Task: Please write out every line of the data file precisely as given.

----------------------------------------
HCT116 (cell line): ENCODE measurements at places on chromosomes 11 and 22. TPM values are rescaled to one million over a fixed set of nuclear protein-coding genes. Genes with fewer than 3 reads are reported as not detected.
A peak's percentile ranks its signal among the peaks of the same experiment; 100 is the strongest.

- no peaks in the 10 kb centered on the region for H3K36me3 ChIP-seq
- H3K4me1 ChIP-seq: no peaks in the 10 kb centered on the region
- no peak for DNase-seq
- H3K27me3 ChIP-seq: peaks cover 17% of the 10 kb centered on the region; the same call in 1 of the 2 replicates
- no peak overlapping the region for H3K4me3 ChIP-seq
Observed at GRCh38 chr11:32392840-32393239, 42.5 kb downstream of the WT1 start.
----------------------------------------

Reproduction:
HCT116 (cell line): ENCODE measurements at places on chromosomes 11 and 22. TPM values are rescaled to one million over a fixed set of nuclear protein-coding genes. Genes with fewer than 3 reads are reported as not detected.
A peak's percentile ranks its signal among the peaks of the same experiment; 100 is the strongest.

- no peaks in the 10 kb centered on the region for H3K36me3 ChIP-seq
- H3K4me1 ChIP-seq: no peaks in the 10 kb centered on the region
- no peak for DNase-seq
- H3K27me3 ChIP-seq: peaks cover 17% of the 10 kb centered on the region; the same call in 1 of the 2 replicates
- no peak overlapping the region for H3K4me3 ChIP-seq
Observed at GRCh38 chr11:32392840-32393239, 42.5 kb downstream of the WT1 start.